The village was across a small lagoon and eight or ten of us were on a boat that a few people were paddling to get across that lagoon. We had gotten there, done our thing. We were on our way back and as we were on the boat someone stuck a cell phone in my face and said, “Secretary Rubin needs to talk to you.” All I could think about was how different that was than any world that I live in. Here we were, three hours away from the capital city of a desperately poor country in or near a village that was getting clean water for the first time, and I was able to be talking to Washington with a perfect connection and nobody was thinking very much of it.
That was about information technology.
As you’d expect, that was about the private sector, and, yes, that was about entrepreneurship.
4.6 billion people today have access to mobile phones. Nearly two thirds of the people on the planet. To take just one example, in 1995, Vietnam had one phone for every 100 people. Today it has 33, and two thirds of them were mobile phone.
And it’s been estimated that a 10% increase in wireless penetration in emerging economies can result in a half-a-percent increase in the GDP.
These examples are pervasive. You will hear them throughout your conference and I am not going to try to describe them in detail. But if you ask what will make a difference over the long-run, it is disruptive technology of the kind that entrepreneurship brings.
A final thought. Entrepreneurship provides opportunity and it supports freedom. If you look at some of the greatest entrepreneurs in our country, people like Bill Gates and Steve Jobs, they dropped out of college.
One study claimed that an amazingly high fraction of entrepreneurs – more than ten times as high of executives in large companies – had had some kind of learning disability when they were children.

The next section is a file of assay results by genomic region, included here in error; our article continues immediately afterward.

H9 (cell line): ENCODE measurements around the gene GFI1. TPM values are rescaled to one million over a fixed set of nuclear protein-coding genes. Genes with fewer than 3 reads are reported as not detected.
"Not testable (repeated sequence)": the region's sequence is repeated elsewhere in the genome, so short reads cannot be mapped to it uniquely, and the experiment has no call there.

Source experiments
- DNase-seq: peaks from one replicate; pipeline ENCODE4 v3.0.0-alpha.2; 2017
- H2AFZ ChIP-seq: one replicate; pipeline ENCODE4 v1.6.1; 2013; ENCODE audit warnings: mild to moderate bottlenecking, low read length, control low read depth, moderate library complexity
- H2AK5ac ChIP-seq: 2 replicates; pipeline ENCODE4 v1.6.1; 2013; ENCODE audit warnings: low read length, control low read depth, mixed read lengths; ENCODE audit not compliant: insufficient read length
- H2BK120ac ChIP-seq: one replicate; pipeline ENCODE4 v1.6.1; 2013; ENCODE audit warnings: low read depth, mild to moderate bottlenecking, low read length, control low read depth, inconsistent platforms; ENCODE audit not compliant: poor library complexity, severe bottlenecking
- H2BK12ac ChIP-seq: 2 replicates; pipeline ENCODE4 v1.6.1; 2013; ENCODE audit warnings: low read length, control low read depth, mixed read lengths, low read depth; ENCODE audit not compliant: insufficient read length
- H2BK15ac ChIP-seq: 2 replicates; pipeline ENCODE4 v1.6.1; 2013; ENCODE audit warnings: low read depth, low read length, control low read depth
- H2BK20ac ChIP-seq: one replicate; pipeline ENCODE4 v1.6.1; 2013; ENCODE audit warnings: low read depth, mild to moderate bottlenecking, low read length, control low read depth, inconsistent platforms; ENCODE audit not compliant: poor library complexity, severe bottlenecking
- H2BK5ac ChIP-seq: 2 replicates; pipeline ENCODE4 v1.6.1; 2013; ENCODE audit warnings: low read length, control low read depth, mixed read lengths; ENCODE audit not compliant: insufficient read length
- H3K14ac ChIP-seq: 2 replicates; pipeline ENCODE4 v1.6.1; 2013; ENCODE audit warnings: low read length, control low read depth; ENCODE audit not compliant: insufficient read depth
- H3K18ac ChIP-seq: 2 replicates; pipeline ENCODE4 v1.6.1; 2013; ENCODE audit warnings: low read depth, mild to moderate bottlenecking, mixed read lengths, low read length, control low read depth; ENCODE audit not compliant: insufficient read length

But the opportunity to break out, to break the mold, had changed their lives and it had changed the lives of others.
George Bernard Shaw once observed, “The reasonable man adapts himself to the world. The unreasonable one persists in trying to adapt the world to himself. Therefore,” Shaw concluded, “all progress depends on the unreasonable man.”
And so it is with entrepreneurs.
Social scientists have debated for two centuries and no doubt will debate for several more the complex relationships between free markets and free societies. I’m not going to resolve those issues here today. But I would suggest to you this: Free societies are the best breeding grounds for entrepreneurs.
An important test of the freedom in a society is whether it enables Shaw’s unreasonable man to try to change the world.
Are its consumers open to using new products in new waves?
Is its financial system willing to take a chance on someone with a compelling vision but a short track record?
Do its institutions enable people to bet their future on a dream?
If we in the United States have been successful over the last century, our ability to do these things relatively well is no small part of the reason. And if it is true that free societies create entrepreneurs, it is also true that a strong entrepreneurial class makes a society freer.
They provide choices for consumers.
They provide options for those seeking jobs.
They provide perspectives in the public sphere that do not come from the public sector.
They provide for independence from large, hierarchical organizations.
Through the competition, they check the power of large businesses and large governments that would otherwise be unchecked.
President Obama observed last night that “throughout history the market has been the most powerful force the world has ever known for creating opportunity and lifting people out of poverty.”
When history is written 300 years from now the story of our times is likely to be one of unprecedented economic transformation. But it will be a story whose running theme, what entrepreneurs do, is what many of you live and what we all know very well.
Thank you very much.